Lafayette Square is a public park located directly across from the White House and flanked by famous edifices including the Eisenhower Executive Office Building, Department of the Treasury, and Decatur House. The well-manicured park hosts an equestrian statue of Andrew Jackson, top White House views, and wide, brick walking paths.
Originally part of the White House grounds, 7-acre (2.8-hectare) Lafayette Square has a storied past. It has been used as a graveyard, a racetrack, and a zoo, and is often the sight of political protests and demonstrations. Today it’s an ideal place for people-watching and for up-close views of the White House.
Because of its historical significance and central location, a variety of Washington DC tours include Lafayette Square, with guides shedding light on different aspects of the park’s history. Hop-on hop-off tours stop here as well.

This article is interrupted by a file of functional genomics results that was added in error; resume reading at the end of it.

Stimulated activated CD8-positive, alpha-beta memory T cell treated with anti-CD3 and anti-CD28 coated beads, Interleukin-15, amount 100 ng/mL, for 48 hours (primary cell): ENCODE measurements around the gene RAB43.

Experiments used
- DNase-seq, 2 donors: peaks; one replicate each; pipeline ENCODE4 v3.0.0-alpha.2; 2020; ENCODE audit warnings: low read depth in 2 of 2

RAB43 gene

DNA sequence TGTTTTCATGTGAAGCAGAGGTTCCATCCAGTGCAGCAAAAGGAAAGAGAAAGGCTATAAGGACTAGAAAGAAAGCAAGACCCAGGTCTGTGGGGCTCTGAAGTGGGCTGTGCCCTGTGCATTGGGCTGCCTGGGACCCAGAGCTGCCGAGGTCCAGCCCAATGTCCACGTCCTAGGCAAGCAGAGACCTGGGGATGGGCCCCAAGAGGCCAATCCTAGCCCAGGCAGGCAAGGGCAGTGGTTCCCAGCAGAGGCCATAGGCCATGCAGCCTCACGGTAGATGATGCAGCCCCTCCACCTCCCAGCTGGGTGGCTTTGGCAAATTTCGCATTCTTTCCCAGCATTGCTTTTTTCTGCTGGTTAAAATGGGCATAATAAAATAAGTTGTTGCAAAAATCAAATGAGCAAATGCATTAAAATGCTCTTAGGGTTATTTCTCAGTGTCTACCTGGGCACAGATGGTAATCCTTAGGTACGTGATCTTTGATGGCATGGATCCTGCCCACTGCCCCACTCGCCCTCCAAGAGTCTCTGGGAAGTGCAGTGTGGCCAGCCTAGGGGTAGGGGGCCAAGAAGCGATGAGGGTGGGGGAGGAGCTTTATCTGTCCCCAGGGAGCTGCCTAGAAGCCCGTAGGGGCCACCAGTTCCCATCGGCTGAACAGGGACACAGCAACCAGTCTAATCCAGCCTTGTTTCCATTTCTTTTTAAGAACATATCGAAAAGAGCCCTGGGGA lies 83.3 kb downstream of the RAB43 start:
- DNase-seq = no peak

Things to Know Before You Go
- Lafayette Square is a lovely park for all visitors to DC, especially those seeking great views of the White House.
- The park is free to enter.
- Lafayette Square is accessible to wheelchairs and strollers.
How to Get There
Lafayette Square is located directly across from the White House at Pennsylvania Avenue and 16th Street NW. It is easily accessible from the National Mall and all of DC by bus, Metrorail, or foot. Driving is not recommended, as parking in the area is very restricted.
When to Get There
Lafayette Square is open year-round. The best times to visit DC are spring and fall, when temperatures are generally mild. Tourists descend on the nation’s capital in the summer and crowds can be overwhelming. Washington DC can experience extreme temperatures in the summer and winter; check the forecast and dress accordingly.
Off the Record
For an authentically Washington DC experience, find your way to Off the Record, a hidden bar in the basement of the Hay Adams Hotel just off of Lafayette Square. Known as a local watering hole for politicos, keep your eyes peeled for politicians, journalists, and everyone in between. The low-lit, subterranean cocktail bar feels swanky with red leather sofas, mahogany tables, and walls full of juicy Washington secrets.